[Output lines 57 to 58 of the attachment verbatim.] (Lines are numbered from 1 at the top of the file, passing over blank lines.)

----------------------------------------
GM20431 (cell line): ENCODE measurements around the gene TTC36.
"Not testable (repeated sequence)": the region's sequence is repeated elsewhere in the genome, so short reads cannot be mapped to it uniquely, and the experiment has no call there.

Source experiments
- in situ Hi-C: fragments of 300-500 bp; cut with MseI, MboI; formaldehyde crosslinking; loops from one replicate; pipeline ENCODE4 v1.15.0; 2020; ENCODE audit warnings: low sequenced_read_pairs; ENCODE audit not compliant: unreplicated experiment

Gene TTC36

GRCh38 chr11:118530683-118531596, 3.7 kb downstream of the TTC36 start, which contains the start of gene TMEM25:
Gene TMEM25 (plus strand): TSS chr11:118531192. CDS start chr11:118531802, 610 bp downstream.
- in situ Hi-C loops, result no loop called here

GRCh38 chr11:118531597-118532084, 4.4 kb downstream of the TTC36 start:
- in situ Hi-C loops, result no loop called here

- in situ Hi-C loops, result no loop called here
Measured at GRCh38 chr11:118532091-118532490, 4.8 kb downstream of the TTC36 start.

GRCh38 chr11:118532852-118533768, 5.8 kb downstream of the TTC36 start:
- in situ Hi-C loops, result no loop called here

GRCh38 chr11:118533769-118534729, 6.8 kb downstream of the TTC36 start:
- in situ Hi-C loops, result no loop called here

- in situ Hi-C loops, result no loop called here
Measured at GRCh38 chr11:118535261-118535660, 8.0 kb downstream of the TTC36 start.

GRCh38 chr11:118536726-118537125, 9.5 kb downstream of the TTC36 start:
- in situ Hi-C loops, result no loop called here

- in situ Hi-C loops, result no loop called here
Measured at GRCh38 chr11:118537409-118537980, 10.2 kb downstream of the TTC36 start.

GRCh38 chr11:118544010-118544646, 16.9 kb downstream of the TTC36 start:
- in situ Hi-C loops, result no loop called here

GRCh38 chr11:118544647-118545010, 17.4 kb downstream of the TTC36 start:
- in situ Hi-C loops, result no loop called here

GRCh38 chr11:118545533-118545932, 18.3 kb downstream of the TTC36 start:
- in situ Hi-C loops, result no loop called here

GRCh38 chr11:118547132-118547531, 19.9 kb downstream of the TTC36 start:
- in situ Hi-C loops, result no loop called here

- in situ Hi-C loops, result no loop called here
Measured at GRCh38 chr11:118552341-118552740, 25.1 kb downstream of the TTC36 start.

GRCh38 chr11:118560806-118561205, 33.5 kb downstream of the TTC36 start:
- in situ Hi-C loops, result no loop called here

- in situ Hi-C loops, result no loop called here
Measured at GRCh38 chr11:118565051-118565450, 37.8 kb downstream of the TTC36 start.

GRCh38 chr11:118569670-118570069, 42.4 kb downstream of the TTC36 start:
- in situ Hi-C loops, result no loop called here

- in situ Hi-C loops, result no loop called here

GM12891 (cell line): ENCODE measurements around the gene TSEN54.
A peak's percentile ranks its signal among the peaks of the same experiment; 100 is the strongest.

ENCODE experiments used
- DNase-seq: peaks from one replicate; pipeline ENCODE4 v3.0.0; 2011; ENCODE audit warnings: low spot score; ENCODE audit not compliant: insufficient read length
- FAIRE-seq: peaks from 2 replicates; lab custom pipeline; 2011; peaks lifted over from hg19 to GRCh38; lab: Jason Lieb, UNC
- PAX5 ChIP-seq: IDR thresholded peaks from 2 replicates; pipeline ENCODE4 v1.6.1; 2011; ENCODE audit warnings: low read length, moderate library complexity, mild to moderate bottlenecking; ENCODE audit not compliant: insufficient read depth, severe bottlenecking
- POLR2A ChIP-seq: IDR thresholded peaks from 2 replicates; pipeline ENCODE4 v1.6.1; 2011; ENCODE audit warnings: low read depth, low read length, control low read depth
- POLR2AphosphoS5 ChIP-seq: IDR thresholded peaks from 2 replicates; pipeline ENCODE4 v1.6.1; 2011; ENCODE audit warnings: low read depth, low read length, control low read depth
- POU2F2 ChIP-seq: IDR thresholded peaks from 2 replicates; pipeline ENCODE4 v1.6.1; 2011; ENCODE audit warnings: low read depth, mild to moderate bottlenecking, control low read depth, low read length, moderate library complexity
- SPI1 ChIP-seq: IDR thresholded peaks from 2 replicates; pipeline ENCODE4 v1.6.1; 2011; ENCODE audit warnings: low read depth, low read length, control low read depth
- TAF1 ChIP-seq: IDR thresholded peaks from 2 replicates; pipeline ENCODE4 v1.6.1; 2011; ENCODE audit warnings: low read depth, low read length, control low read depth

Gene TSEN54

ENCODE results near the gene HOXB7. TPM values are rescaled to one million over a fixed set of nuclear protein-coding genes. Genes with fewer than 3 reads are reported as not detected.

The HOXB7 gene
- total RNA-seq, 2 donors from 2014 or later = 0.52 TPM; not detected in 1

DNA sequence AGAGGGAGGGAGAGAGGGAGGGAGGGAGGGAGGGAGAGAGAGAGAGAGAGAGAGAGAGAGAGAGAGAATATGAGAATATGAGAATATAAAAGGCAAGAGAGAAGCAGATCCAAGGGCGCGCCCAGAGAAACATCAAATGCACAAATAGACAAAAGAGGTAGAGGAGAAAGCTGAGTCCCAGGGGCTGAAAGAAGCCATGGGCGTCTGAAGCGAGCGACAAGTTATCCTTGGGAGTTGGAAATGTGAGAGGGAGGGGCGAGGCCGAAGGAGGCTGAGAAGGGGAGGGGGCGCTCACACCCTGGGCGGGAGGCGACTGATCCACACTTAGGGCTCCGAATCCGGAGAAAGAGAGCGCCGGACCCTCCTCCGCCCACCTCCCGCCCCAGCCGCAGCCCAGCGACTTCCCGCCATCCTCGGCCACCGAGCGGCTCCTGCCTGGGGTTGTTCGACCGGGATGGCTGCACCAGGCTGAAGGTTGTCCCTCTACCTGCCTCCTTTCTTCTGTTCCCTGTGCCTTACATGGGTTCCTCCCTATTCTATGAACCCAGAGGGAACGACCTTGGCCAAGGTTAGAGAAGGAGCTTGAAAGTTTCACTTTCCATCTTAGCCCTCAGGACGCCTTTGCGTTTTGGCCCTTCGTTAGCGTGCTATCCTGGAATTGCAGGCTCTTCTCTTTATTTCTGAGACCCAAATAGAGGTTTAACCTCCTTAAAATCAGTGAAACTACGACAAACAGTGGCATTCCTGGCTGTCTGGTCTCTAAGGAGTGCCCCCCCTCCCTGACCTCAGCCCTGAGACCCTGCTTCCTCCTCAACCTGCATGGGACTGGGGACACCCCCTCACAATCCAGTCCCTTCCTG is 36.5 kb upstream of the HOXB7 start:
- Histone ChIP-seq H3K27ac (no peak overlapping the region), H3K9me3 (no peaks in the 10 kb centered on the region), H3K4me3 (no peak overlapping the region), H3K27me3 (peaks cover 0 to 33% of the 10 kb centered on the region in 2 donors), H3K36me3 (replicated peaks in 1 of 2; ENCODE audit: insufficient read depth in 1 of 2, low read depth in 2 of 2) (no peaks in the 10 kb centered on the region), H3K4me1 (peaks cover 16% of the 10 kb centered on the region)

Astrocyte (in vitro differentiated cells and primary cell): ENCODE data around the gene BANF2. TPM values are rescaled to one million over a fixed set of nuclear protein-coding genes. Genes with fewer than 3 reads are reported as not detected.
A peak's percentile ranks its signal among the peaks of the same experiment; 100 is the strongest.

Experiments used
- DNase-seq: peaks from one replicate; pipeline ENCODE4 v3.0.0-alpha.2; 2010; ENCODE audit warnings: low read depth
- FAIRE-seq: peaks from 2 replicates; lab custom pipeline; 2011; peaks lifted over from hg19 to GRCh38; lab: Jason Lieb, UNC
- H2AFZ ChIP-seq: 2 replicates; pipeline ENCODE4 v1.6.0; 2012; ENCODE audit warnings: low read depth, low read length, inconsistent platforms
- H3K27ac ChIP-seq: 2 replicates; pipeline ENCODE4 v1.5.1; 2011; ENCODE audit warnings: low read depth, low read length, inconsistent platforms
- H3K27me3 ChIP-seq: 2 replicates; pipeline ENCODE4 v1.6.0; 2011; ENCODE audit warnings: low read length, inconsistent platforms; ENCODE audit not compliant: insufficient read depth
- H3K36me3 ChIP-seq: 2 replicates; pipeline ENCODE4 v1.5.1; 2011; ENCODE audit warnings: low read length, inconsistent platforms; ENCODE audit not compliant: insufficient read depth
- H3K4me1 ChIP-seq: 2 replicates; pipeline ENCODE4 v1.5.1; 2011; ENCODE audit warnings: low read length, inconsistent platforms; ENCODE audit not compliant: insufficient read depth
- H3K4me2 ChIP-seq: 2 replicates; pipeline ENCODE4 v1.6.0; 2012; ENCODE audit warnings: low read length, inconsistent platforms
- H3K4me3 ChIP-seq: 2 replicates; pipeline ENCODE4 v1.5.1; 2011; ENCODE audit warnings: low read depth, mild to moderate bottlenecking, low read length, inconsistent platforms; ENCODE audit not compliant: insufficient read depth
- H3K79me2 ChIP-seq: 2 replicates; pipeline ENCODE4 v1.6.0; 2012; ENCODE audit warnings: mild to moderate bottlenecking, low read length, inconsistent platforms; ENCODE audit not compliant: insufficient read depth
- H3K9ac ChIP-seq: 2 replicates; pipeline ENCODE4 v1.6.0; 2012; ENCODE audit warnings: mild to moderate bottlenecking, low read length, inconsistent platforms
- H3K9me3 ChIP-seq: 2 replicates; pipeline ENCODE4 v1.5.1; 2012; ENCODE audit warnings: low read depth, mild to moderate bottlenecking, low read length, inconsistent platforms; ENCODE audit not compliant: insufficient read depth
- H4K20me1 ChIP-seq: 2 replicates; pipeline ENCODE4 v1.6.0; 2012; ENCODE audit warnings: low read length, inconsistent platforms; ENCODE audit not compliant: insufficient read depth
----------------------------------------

Astrocyte (in vitro differentiated cells and primary cell): ENCODE data around the gene BANF2. TPM values are rescaled to one million over a fixed set of nuclear protein-coding genes. Genes with fewer than 3 reads are reported as not detected.
A peak's percentile ranks its signal among the peaks of the same experiment; 100 is the strongest.